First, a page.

NOAA’s Office for Coastal Management (OCM) works to keep the nation's coasts safe from storms, rich in natural resources, and economically strong. The office administers the National Coastal Zone Management Program, the Coral Reef Conservation Program, the Digital Coast, and the National Estuarine Research Reserve System.
In 2023, NOAA launched the Climate Resilience Regional Challenge, a new grant program, with funding through the Inflation Reduction Act. The grants will provide an opportunity to implement transformative resilience-building and climate adaptation projects within communities. The focus is on increasing resilience to extreme weather events such as hurricanes and storm surges and to longer-term, chronic hazards such as sea level rise, erosion, and heat stress. Funds will be used to implement regional adaptation actions and to initiate and advance collaborative regional efforts that will reduce risk in coastal areas, ensure federal and state resources are synchronized for maximum impact, and benefit disadvantaged communities.
NOAA’s OCM is administering $832 million from Bipartisan Infrastructure Law funds over the next five years, representing a historic investment in coastal protection and restoration. In FY 23, the office awarded $109 million, including funds leveraged from the Inflation Reduction Act, to support restoration and conservation projects through the National Coastal Zone Management Program and the National Estuarine Research Reserve System. At least eight projects will be carried out in partnership with or directly by tribes, including acquisition and conservation of significant ancestral lands. Using infrastructure law funds, the National Coastal Resilience Fund, a partnership between NOAA and the National Fish and Wildlife Foundation, invested approximately $144 million, along with their annual appropriation, for 96 projects that will help communities prepare for increasing coastal flooding and more intense storms while improving coastal habitats. And approximately $21 million in infrastructure law funds was awarded to support regional ocean partnership projects and data sharing, including four awards to tribes to enhance their ability to engage with regional ocean partnerships.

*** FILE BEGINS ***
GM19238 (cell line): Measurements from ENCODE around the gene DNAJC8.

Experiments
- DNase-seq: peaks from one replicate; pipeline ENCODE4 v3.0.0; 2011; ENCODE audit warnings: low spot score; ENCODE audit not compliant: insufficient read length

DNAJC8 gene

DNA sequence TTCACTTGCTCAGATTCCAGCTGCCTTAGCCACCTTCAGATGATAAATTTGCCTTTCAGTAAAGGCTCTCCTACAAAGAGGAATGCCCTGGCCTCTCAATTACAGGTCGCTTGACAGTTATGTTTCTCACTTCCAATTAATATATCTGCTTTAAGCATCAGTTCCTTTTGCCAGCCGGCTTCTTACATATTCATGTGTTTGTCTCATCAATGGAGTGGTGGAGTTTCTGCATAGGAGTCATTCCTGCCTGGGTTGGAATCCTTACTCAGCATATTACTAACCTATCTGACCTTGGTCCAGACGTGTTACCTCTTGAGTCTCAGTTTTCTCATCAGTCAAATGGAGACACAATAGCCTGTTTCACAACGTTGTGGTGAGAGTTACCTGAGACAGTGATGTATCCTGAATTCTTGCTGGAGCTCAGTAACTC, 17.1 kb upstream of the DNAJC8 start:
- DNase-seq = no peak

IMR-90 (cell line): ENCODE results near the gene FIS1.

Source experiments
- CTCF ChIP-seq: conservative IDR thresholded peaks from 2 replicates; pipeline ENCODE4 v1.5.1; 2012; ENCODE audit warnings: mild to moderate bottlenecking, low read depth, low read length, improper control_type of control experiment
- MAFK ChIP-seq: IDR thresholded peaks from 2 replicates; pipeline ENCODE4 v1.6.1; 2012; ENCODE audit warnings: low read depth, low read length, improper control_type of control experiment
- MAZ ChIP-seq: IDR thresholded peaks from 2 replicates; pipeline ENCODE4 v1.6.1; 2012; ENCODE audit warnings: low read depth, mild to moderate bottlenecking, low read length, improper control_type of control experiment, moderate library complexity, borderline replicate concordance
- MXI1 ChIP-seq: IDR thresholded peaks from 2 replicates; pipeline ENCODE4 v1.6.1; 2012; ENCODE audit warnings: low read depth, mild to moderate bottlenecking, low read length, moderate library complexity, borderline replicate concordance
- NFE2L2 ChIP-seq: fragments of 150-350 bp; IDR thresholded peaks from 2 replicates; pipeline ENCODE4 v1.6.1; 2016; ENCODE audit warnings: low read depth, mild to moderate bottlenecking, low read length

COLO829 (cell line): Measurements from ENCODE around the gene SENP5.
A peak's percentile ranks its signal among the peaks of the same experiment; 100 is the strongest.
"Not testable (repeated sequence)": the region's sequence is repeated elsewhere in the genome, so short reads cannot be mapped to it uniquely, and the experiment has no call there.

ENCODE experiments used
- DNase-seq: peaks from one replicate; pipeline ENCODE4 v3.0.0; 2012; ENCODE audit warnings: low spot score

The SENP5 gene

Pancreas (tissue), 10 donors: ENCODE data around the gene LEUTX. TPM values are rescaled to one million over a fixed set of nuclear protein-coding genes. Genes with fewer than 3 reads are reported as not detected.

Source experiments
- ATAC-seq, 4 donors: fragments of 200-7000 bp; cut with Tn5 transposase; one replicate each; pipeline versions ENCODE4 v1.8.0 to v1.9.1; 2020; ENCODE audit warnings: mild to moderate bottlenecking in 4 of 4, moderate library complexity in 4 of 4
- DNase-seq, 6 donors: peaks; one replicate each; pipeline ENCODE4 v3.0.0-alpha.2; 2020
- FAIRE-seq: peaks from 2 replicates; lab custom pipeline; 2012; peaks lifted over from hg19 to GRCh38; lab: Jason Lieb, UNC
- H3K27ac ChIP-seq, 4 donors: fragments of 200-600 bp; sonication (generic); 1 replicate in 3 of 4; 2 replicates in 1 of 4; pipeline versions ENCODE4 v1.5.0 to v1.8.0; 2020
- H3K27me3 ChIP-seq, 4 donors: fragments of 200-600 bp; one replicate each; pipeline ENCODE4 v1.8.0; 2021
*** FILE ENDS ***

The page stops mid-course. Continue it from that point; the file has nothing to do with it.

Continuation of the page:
In Ohio and Virginia, a combined total of almost 1,000 acres was acquired for restoration and conservation, with Virginia’s efforts restoring the Upper Mattaponi Tribe’s role as environmental stewards of its ancestral homelands.
Each year, the Digital Coast Academy delivers its resources to users from across the country to help communities become better prepared for coastal hazards. In FY 23, almost 2,000 people participated in over 7,700 hours of instructor-led training, and online users viewed the academy’s guides, publications, and quick references almost 25,000 times.